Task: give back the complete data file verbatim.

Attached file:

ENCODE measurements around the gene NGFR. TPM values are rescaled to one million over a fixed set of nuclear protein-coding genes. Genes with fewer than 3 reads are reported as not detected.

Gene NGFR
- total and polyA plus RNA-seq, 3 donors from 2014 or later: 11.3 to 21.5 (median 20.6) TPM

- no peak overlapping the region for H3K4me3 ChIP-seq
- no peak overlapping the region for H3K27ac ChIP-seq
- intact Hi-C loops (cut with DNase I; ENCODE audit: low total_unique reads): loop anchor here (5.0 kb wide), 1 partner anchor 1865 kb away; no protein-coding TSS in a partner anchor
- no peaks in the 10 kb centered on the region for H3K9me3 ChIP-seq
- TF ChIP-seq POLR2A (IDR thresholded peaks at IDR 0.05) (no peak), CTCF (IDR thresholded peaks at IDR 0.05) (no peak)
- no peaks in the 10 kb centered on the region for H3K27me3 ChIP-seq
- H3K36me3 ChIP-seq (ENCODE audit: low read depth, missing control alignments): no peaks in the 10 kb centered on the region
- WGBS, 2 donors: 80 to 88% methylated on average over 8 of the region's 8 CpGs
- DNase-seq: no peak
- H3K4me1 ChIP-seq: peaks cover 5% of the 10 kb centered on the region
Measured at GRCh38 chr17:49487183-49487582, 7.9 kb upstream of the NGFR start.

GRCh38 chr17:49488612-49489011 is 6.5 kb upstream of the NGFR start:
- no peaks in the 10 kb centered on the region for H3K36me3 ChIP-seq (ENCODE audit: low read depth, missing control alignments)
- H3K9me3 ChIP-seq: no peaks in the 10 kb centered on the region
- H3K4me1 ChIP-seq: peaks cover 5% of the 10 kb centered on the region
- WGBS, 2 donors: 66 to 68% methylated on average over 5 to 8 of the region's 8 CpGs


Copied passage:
ENCODE measurements around the gene NGFR. TPM values are rescaled to one million over a fixed set of nuclear protein-coding genes. Genes with fewer than 3 reads are reported as not detected.

Gene NGFR
- total and polyA plus RNA-seq, 3 donors from 2014 or later: 11.3 to 21.5 (median 20.6) TPM

- no peak overlapping the region for H3K4me3 ChIP-seq
- no peak overlapping the region for H3K27ac ChIP-seq
- intact Hi-C loops (cut with DNase I; ENCODE audit: low total_unique reads): loop anchor here (5.0 kb wide), 1 partner anchor 1865 kb away; no protein-coding TSS in a partner anchor
- no peaks in the 10 kb centered on the region for H3K9me3 ChIP-seq
- TF ChIP-seq POLR2A (IDR thresholded peaks at IDR 0.05) (no peak), CTCF (IDR thresholded peaks at IDR 0.05) (no peak)
- no peaks in the 10 kb centered on the region for H3K27me3 ChIP-seq
- H3K36me3 ChIP-seq (ENCODE audit: low read depth, missing control alignments): no peaks in the 10 kb centered on the region
- WGBS, 2 donors: 80 to 88% methylated on average over 8 of the region's 8 CpGs
- DNase-seq: no peak
- H3K4me1 ChIP-seq: peaks cover 5% of the 10 kb centered on the region
Measured at GRCh38 chr17:49487183-49487582, 7.9 kb upstream of the NGFR start.

GRCh38 chr17:49488612-49489011 is 6.5 kb upstream of the NGFR start:
- no peaks in the 10 kb centered on the region for H3K36me3 ChIP-seq (ENCODE audit: low read depth, missing control alignments)
- H3K9me3 ChIP-seq: no peaks in the 10 kb centered on the region
- H3K4me1 ChIP-seq: peaks cover 5% of the 10 kb centered on the region
- WGBS, 2 donors: 66 to 68% methylated on average over 5 to 8 of the region's 8 CpGs